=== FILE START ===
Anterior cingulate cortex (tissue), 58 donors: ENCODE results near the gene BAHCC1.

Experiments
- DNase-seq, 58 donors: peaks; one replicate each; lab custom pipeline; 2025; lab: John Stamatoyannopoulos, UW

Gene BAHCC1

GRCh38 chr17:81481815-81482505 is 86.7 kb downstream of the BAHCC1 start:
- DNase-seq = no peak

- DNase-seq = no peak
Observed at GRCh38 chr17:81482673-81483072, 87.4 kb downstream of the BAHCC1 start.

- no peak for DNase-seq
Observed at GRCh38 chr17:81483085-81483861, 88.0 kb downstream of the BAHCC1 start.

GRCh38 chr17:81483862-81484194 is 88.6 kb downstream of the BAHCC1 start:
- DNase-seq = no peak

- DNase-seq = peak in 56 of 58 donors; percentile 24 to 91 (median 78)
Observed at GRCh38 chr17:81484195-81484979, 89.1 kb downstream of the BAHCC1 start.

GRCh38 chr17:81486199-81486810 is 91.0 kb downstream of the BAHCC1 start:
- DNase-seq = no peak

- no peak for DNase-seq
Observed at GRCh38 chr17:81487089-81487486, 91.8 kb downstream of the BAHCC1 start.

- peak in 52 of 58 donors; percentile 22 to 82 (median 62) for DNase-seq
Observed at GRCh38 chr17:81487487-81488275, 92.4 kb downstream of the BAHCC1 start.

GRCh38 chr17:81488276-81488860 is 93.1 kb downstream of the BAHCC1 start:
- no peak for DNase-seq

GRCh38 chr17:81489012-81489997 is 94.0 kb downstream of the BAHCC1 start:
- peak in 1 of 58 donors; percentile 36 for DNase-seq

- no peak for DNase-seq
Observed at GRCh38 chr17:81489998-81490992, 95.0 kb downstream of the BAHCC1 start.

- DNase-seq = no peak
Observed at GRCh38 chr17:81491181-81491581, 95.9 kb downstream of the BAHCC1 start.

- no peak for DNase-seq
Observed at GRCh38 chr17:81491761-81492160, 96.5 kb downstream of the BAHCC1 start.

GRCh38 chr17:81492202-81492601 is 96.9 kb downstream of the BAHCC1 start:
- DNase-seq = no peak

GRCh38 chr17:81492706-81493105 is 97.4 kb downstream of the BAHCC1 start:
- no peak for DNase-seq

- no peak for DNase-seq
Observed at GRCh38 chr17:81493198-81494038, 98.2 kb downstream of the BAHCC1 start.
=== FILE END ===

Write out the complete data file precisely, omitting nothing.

Anterior cingulate cortex (tissue), 58 donors: ENCODE results near the gene BAHCC1.

Experiments
- DNase-seq, 58 donors: peaks; one replicate each; lab custom pipeline; 2025; lab: John Stamatoyannopoulos, UW

Gene BAHCC1

GRCh38 chr17:81481815-81482505 is 86.7 kb downstream of the BAHCC1 start:
- DNase-seq = no peak

- DNase-seq = no peak
Observed at GRCh38 chr17:81482673-81483072, 87.4 kb downstream of the BAHCC1 start.

- no peak for DNase-seq
Observed at GRCh38 chr17:81483085-81483861, 88.0 kb downstream of the BAHCC1 start.

GRCh38 chr17:81483862-81484194 is 88.6 kb downstream of the BAHCC1 start:
- DNase-seq = no peak

- DNase-seq = peak in 56 of 58 donors; percentile 24 to 91 (median 78)
Observed at GRCh38 chr17:81484195-81484979, 89.1 kb downstream of the BAHCC1 start.

GRCh38 chr17:81486199-81486810 is 91.0 kb downstream of the BAHCC1 start:
- DNase-seq = no peak

- no peak for DNase-seq
Observed at GRCh38 chr17:81487089-81487486, 91.8 kb downstream of the BAHCC1 start.

- peak in 52 of 58 donors; percentile 22 to 82 (median 62) for DNase-seq
Observed at GRCh38 chr17:81487487-81488275, 92.4 kb downstream of the BAHCC1 start.

GRCh38 chr17:81488276-81488860 is 93.1 kb downstream of the BAHCC1 start:
- no peak for DNase-seq

GRCh38 chr17:81489012-81489997 is 94.0 kb downstream of the BAHCC1 start:
- peak in 1 of 58 donors; percentile 36 for DNase-seq

- no peak for DNase-seq
Observed at GRCh38 chr17:81489998-81490992, 95.0 kb downstream of the BAHCC1 start.

- DNase-seq = no peak
Observed at GRCh38 chr17:81491181-81491581, 95.9 kb downstream of the BAHCC1 start.

- no peak for DNase-seq
Observed at GRCh38 chr17:81491761-81492160, 96.5 kb downstream of the BAHCC1 start.

GRCh38 chr17:81492202-81492601 is 96.9 kb downstream of the BAHCC1 start:
- DNase-seq = no peak

GRCh38 chr17:81492706-81493105 is 97.4 kb downstream of the BAHCC1 start:
- no peak for DNase-seq

- no peak for DNase-seq
Observed at GRCh38 chr17:81493198-81494038, 98.2 kb downstream of the BAHCC1 start.